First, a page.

There was plenty to discuss after yesterday’s action in Melbourne. Money and the weather continued to make the headlines, as did some excellent performances. Here are five talking points from an exhilarating fifth day in Australia.
It’s hot, hot, hot!
“The extreme hot policy should be re-evaluated!” That’s according to the likes of French player Alize Cornet and top seed in the men’s draw- Rafael Nadal.
Temperatures in Australia have risen to as high as 40 degrees over the last couple of days, and the humidity has taken its toll on some of the players.
Cornet collapsed to the ground during her third round defeat to Elise Mertens due to the heat and Petra Martic, who took two hours to get past Luksika Kumkhum, suffered from blisters because of the sizzling court.
Play was suspended in 2014 due to the rising temperatures on court that year, however the officials have taken a much firmer approach this time around.
Tournament director Craig Tiley insists the rules cannot be altered halfway through the tournament, but admitted that policy will be looked at again once the Australian Open has wrapped up.
Show me the money!
Roger Federer is the latest person to speculate about the ongoing situation over player’s earnings at Grand Slams.
The issue came into the spotlight just as this tournament was beginning after it was reported that Novak Djokovic suggested that the players form their own union separate from the ATP.
The Swiss, who is the former President of the ATP player council, believes that “change only comes when the players demand it and that the Grand Slams only react when people rally together.”
Federer did go on to say that change doesn’t happen in a day, and that both the players and the slams should collaborate together to reach the best possible agreement.
Edmund’s fairytale run continues
Onto the action itself, and British hopes are still alive after Edmund came from behind to beat Georgian Nikoloz Basilashvili.
The 23-year-old won 7-6 3-6 4-6 6-0 7-5 to advance to the fourth round in Australia for the very first time.
The gruelling three hour and 34 minute swung one way and then the other before Edmund firmly took control in the fourth set.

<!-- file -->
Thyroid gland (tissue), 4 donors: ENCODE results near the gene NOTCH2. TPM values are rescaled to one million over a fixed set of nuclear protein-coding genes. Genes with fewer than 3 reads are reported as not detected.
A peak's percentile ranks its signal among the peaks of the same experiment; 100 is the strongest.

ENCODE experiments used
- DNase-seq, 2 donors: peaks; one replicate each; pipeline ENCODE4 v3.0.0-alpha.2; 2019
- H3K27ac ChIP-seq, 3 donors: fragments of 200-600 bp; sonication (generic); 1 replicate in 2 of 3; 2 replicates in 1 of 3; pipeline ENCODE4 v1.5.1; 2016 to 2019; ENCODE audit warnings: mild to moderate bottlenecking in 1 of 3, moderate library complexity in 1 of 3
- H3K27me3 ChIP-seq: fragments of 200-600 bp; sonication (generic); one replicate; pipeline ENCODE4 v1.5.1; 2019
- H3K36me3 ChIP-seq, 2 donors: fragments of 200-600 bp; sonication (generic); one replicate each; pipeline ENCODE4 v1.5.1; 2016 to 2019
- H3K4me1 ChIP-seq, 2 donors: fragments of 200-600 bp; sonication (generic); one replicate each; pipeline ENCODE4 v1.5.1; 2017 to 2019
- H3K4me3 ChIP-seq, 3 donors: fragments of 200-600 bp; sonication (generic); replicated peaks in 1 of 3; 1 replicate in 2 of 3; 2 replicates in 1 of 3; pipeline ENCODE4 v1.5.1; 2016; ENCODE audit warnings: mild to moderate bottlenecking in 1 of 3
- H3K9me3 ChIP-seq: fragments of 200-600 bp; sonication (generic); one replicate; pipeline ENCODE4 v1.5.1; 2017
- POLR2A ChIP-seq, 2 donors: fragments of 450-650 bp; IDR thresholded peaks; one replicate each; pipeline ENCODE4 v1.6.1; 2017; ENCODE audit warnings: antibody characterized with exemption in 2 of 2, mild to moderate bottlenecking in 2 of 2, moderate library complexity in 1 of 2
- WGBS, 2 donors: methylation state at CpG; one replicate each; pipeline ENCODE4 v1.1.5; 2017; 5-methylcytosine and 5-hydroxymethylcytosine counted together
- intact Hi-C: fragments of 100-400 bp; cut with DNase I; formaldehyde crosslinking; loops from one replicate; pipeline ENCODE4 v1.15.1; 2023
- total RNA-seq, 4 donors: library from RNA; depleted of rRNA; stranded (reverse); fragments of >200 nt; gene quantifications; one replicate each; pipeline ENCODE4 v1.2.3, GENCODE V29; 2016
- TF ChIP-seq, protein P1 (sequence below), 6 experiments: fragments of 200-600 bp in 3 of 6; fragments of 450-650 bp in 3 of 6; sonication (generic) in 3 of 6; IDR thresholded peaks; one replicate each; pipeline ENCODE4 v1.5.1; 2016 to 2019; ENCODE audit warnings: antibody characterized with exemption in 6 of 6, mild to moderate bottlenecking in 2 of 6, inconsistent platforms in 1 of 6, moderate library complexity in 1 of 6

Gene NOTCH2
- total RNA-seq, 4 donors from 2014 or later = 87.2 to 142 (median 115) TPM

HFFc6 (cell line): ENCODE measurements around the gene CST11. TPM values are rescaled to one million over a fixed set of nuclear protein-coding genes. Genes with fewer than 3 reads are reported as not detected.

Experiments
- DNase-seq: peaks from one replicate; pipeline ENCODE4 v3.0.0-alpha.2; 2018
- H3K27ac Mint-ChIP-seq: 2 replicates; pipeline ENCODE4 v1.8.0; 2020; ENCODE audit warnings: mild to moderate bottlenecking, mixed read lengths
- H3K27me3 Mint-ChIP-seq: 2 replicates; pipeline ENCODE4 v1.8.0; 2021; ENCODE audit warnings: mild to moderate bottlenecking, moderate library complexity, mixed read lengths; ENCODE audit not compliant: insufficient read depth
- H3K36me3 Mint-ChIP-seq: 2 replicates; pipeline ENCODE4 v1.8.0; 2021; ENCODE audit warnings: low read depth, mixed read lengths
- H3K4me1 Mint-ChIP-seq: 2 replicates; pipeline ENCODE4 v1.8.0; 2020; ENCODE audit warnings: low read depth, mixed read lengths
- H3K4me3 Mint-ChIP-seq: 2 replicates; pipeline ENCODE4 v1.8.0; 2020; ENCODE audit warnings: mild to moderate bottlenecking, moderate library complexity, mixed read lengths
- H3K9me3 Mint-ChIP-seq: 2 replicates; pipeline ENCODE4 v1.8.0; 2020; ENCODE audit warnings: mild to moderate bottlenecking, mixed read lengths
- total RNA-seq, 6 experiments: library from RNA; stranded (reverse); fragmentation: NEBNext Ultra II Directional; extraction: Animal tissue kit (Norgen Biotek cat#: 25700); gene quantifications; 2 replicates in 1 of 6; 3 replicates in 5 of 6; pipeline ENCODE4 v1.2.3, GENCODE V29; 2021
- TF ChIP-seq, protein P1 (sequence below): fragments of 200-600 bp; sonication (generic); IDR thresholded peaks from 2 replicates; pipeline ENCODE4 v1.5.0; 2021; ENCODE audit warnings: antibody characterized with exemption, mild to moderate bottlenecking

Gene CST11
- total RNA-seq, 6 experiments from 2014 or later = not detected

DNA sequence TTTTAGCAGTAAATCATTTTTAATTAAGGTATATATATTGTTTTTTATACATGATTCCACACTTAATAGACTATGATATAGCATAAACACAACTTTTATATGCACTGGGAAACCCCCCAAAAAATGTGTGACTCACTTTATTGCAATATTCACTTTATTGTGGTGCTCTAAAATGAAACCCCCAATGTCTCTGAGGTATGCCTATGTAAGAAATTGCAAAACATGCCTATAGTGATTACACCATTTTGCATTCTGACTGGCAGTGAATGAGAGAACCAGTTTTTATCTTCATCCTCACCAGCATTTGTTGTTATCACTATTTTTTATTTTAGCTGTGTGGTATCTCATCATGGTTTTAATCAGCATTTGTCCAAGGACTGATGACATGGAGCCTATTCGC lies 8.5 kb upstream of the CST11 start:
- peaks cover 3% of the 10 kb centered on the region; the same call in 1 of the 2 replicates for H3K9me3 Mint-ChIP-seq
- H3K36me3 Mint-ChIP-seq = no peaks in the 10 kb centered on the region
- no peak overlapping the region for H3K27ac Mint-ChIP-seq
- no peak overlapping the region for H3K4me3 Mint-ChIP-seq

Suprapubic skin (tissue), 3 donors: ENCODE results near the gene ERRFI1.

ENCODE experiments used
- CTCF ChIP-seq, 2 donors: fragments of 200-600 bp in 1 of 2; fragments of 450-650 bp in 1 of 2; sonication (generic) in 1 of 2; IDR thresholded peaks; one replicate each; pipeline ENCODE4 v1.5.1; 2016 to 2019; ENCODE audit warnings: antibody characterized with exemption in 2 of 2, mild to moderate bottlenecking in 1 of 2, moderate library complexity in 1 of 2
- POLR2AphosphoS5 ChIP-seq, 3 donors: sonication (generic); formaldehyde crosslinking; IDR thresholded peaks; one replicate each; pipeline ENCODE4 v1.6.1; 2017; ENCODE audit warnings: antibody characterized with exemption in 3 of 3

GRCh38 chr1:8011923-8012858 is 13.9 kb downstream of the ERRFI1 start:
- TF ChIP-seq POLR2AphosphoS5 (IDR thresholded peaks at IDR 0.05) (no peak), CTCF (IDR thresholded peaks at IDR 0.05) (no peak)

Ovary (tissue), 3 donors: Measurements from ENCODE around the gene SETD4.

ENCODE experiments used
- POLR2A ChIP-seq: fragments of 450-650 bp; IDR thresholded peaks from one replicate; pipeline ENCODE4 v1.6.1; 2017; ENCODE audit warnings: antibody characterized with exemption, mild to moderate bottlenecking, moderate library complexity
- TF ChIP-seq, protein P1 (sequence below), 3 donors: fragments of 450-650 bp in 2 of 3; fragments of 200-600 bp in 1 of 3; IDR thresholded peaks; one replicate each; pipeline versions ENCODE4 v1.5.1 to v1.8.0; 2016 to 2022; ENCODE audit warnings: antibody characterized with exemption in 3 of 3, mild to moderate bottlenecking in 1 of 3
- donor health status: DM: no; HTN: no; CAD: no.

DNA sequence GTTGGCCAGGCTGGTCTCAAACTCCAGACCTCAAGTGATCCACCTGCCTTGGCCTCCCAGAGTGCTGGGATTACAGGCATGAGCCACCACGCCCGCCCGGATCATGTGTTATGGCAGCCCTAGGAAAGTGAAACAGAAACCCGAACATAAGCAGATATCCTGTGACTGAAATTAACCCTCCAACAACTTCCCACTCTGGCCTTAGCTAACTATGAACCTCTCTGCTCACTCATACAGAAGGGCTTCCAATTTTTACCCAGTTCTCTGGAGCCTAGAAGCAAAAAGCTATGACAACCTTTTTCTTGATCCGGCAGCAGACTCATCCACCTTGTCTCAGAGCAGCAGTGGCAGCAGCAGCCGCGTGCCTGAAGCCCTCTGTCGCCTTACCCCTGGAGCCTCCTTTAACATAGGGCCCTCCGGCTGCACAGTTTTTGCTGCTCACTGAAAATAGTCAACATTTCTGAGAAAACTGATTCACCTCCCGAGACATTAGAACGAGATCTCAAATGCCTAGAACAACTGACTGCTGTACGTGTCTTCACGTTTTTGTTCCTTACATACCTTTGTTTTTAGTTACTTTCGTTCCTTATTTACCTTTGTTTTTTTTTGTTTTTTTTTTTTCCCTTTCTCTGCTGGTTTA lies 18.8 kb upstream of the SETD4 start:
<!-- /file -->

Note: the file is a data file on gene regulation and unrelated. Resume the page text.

The world number 49 finished with 70 winners but missed 20 of 27 break points. The conditions made it tough and Edmund admitted after the game that physically it was tough to play at his very best.
But it was another test passed for the Brit, who has been on an upward trajectory since making it to the last 16 in the US Open two years ago.
He will face Italian Andreas Seppi in round four.
Only two previous Grand Slam winners remain in women’s draw.
Latvian Jelena Ostapenko suffered a shock defeat in the third round as another current Grand Slam holder bowed out.
Following Garbine Murguruza’s exit yesterday, world number seven Ostapenko fell to Estonia’s Anett Kontaveit 6-3 1-6 6-3.
The French Open champion was on the back foot from the off, as Kontaveit broke in the very first game.
The Latvian powered through the second set, before the world number 33 went on again to break in the final set and wrap up a win that puts her in the fourth round in Melbourne for the very first time.
Maria Sharapova and Angelique Kerber are now the only two women left in the draw that have previously ever won a Grand Slam. They both face other this weekend.
Nadal looks right at home down under.
World number one Rafael Nadal cruised into the fourth round and is looking the most likely to challenge Federer for the men’s title.
The Spaniard beat Damir Dzumhur 6-1 6-3 6-1, and is yet to drop a set at this year’s Australian Open.
Nadal has only won down under once before, but he is playing with a ruthless nature and is looking increasingly difficult to beat.
Bosnia’s Dzumhur hardly made a dent in Nadal’s push for glory, with the world number one going on to face Diego Schwartzman – a man he has defeated three times previously – in round four.